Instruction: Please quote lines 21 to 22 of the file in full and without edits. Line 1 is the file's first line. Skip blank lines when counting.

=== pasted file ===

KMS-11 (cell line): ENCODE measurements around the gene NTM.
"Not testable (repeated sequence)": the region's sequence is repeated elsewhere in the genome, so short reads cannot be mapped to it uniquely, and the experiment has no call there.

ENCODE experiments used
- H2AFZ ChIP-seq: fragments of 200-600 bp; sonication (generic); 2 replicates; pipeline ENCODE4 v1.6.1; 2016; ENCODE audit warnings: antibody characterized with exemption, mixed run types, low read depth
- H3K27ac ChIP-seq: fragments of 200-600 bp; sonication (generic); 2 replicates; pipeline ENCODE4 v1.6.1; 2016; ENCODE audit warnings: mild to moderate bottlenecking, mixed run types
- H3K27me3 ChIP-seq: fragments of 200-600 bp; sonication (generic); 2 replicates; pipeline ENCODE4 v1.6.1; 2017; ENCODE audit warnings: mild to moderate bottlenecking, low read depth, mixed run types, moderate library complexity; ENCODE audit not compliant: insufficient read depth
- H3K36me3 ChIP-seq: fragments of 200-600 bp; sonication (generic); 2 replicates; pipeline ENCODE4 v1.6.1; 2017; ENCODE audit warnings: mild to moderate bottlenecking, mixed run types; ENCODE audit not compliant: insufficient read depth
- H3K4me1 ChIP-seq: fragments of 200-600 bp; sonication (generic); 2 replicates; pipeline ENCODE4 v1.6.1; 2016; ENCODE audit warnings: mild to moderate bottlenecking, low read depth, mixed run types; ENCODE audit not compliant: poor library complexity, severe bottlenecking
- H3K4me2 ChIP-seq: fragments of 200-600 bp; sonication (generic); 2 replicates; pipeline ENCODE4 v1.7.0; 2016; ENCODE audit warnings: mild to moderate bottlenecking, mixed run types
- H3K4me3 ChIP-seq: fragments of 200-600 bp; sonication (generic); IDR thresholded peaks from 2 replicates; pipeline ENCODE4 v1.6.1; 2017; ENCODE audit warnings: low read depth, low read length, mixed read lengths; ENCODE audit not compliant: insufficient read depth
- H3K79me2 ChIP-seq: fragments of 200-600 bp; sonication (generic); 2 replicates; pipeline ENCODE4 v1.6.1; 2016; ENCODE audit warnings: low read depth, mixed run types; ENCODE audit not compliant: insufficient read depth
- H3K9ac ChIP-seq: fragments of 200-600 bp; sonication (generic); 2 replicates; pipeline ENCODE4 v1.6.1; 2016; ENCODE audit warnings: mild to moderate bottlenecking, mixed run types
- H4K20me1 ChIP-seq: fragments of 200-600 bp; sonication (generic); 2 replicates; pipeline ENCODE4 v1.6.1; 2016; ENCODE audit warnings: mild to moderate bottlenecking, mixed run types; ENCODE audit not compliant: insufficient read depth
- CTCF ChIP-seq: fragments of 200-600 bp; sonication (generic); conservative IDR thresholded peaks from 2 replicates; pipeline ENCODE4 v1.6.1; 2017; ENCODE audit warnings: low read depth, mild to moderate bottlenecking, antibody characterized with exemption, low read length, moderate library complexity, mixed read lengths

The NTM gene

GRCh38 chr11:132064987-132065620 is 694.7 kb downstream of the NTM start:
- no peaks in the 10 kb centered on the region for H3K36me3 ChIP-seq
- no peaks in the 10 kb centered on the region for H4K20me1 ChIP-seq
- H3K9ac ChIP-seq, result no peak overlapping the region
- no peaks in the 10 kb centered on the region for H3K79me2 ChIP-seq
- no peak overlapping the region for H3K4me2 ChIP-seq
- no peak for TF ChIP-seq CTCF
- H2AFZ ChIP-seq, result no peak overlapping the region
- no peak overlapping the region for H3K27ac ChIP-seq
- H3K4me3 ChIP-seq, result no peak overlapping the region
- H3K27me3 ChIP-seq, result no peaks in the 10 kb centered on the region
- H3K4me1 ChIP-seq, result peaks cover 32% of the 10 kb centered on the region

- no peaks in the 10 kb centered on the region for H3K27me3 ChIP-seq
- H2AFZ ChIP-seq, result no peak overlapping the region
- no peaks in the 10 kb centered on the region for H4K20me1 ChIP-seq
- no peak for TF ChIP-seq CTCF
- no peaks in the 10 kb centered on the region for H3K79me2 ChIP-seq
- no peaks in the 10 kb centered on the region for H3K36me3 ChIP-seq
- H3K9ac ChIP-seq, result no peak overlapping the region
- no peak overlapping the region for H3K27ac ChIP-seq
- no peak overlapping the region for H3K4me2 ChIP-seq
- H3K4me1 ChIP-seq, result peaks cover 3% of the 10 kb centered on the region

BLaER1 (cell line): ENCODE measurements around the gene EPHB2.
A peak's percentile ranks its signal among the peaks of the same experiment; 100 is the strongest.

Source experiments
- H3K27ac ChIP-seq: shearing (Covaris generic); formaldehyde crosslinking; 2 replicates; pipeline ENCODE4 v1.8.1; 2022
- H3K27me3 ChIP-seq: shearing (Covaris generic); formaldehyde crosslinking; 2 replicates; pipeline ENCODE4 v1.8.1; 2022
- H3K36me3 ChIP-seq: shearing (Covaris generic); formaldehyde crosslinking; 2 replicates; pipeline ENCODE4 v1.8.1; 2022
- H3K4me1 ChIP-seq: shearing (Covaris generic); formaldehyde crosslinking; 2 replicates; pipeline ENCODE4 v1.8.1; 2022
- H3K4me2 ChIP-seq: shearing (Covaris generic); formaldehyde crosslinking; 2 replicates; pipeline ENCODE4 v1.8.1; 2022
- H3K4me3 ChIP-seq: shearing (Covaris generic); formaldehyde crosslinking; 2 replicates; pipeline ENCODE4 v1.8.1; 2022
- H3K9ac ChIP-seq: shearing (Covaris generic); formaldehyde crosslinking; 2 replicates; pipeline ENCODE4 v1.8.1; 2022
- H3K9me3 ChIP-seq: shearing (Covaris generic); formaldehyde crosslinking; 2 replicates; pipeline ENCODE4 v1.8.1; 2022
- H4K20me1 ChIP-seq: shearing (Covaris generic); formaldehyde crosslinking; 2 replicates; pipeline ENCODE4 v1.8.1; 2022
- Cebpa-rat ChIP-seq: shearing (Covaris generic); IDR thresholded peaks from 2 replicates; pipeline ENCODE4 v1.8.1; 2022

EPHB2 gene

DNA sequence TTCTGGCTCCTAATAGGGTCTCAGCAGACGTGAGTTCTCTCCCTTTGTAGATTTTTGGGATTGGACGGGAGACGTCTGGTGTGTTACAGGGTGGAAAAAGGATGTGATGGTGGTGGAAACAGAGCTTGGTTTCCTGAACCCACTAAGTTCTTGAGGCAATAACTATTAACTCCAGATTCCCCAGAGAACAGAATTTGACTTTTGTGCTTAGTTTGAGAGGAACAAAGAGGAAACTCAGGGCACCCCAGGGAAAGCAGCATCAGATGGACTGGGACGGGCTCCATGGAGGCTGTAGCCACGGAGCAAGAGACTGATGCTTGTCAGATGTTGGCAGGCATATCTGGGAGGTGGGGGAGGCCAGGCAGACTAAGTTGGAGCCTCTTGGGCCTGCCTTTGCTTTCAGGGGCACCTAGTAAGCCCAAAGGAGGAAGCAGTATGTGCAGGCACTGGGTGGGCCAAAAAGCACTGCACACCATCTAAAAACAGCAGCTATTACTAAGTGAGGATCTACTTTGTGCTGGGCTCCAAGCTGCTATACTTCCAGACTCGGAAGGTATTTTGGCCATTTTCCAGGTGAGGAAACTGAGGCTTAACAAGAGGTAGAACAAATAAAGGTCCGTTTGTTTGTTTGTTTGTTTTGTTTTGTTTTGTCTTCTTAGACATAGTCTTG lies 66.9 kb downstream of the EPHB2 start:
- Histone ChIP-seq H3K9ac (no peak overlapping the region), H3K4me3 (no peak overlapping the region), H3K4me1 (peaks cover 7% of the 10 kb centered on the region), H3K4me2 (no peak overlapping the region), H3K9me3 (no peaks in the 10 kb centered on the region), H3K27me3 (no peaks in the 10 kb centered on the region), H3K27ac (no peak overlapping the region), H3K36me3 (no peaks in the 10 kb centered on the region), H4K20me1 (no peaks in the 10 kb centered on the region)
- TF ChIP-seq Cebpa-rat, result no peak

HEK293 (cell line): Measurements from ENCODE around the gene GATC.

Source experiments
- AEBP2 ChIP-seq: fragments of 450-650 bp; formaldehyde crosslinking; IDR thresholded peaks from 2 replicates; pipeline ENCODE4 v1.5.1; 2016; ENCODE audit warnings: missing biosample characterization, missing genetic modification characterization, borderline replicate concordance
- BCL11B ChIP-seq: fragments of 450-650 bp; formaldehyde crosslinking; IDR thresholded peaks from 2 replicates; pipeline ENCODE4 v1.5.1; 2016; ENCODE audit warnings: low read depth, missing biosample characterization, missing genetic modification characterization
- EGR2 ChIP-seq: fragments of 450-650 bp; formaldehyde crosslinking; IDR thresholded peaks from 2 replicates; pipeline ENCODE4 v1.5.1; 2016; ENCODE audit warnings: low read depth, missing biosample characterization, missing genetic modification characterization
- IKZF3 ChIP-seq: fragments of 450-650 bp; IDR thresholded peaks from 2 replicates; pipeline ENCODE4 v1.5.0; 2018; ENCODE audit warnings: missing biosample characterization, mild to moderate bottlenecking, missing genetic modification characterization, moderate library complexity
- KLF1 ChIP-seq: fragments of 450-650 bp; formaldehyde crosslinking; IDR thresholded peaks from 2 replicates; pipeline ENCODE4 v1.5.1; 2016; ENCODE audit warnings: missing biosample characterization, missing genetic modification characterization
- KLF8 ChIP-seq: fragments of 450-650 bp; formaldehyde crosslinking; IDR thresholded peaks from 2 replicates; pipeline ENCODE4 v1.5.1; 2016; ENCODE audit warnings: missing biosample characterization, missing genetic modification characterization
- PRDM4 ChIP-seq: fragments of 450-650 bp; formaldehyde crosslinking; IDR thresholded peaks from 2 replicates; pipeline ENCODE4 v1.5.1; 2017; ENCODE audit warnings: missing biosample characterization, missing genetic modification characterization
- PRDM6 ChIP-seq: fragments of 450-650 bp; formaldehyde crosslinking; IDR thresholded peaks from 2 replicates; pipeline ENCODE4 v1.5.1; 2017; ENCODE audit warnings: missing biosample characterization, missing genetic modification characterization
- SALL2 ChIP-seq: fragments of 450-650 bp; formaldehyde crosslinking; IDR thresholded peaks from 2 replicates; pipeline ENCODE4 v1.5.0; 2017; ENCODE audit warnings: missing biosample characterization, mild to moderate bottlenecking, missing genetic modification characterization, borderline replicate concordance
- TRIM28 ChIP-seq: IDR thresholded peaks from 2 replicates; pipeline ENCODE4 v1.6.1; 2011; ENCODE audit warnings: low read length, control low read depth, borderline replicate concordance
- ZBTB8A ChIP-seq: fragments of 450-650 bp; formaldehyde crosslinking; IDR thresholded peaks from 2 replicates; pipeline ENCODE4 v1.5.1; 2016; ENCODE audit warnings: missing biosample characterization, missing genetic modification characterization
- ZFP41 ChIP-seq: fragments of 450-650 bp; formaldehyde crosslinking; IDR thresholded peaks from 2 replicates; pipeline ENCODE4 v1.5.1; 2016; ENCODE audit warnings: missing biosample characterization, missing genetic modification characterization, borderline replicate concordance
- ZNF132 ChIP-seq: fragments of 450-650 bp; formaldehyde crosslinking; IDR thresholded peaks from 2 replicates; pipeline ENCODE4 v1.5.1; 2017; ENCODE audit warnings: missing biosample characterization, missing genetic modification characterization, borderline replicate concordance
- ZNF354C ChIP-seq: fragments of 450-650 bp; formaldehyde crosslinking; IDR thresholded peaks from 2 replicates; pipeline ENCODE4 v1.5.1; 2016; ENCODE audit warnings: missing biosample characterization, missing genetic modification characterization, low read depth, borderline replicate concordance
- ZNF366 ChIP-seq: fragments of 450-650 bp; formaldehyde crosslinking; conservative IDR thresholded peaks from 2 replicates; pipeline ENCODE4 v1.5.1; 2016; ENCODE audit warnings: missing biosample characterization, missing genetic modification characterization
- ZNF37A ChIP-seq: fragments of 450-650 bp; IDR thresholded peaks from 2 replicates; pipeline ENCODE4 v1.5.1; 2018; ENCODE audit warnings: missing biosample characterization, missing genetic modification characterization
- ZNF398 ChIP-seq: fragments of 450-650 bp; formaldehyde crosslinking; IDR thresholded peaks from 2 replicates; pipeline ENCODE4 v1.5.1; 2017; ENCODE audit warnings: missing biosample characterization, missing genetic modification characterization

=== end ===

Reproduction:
- no peak overlapping the region for H3K4me2 ChIP-seq
- no peak for TF ChIP-seq CTCF